[IFF ’11] A Quiet Life (Una Vita Tranquilla)

It is always a pleasure to watch a film where you have no idea what is about. Before I sat down to watch this film I had no idea what to expect. I didn’t read any loglines or plot summaries for it. I pretty much went in blind. All I knew about it was that it was simply called A QUIET LIFE. With a title like that could be about anything. Although, I did have hunch that it was most likely a crime film. As I started watching it, my prediction ended up being correct. But what I didn’t expect was just how much of a really effective, intense and engaging crime film it ended up being. So what was it about?

The film tells the story of Rosario Russo (Toni Servillo), a middle aged Italian man who runs a successful motel/restaurant in a small town in Germany with his wife German Renate (Juliane Kohler) and young son Mathias (Leonardo Sprengler). Despite living a really good life, Rosario has a past that he has kept secret for many years. 15 years earlier he faked his own death and changed his identity so that he could escape from the life of crime that he was living in with the mafia in Italy. One day two young Italian men named Diego (Marco D’Amore), who has a link to Rosario’s past, and Edoardo (Francesco Di Leva) show up at his restaurant. Diego tells Rosario that he and his friend are in town for a few days to do some “business” and they thought that they could stay at his motel until it is done. Rosario agrees and spends the next few days getting to know the young men, especially Diego. Later on while they are spending some time together, Diego receives a phone call saying his “business meeting” has been moved up and tells Rosario that he has to go. Rosario finds this a little suspicious, so he decides to follow Diego and Edoardo to see what they are up to. When he discovers what they are actually in town for, he realises that it looks like his past has finally caught up with him.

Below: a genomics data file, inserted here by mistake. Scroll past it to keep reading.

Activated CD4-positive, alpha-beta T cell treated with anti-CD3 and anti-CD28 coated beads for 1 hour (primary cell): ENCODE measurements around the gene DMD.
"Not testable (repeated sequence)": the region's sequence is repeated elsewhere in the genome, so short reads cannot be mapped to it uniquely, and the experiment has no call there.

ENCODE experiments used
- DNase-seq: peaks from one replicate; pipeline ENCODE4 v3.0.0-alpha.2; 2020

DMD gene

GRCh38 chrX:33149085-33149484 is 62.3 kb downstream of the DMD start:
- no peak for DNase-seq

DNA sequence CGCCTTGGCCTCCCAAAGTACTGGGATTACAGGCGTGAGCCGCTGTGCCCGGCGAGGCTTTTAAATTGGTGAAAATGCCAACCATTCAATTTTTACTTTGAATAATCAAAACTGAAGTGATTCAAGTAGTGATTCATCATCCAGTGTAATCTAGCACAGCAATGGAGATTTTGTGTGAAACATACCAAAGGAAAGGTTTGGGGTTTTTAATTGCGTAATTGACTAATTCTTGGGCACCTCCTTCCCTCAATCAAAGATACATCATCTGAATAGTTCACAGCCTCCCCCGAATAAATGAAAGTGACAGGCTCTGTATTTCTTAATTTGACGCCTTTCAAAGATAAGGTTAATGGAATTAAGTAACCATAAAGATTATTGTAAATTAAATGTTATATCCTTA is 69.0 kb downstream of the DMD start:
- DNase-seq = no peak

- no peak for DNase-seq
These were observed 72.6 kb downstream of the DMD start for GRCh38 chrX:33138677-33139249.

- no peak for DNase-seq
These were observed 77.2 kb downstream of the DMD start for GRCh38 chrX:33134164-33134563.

I could go on with more details of the plot, but personally I believe that revealing any more of the story would ruin the experience. So in other words, it’s one of those films that it is best not to know too much about it going in. But what I will say is that this superbly handled and highly compelling film. Co-writer/director Claudio Cupellini does a great job at crafting a crime/drama that is both richly complex and multi-layered. What I loved about the film is that it is really more of story of regret, resentment and even family (there is another theme that the film explores that I also found to be the most compelling but revealing what it is would venture into spoiler territory. However I will say that this particular theme I found to be most effective). Cupellini’s direction is superbly done and the script is extremely well written and tight constructed. Also the ending was absolutely powerful, to me it was the perfect way to end the film and it stays with you after you have a watched it. It might be the best ending I’ve seen in a film so far this year.

The performances from the cast are all very strong but the two stand-out performances for me were both Toni Servillo and Marco D’Amore. Servillo gives an absolutely great performance as Rosario, he brings so many compelling elements to the character that you can’t take your eyes off the screen when he is on. D’Amore is also very good as Diego, his scenes with Servillo were both terrific and engaging (especially towards the end of the film). The supporting cast all do a very a solid job with their turns as well (Francesco Di Leva stood-out as the charismatic and sociopathic Edoardo).

In terms of negatives, I have to admit I don’t really have many with this film. But that doesn’t mean that there isn’t a fault or two here and there. While I thought that Juliane Kohler was fine as Rosario’s wife Renate, but I felt that her character wasn’t written all that well. She just came off a two-dimensional naggy wife (actually come to think of it, pretty much all the female characters in the film weren’t all really that well written) and there was one scene towards the end of the film, which I won’t spoil, that would have been a very powerful scene but the way that it was handled felt too rushed and it loss most of the emotional impact that it would have had.

Overall A QUIET LIFE was absolutely a big surprise for me and a truly terrific film. Like I said before I wasn’t sure what to expect from it, so that it is probably why it had such an impact on me. It is a film that I would definitely recommend everyone to check out. It’s without a doubt one of 2011’s best films.


– Bede Jermyn

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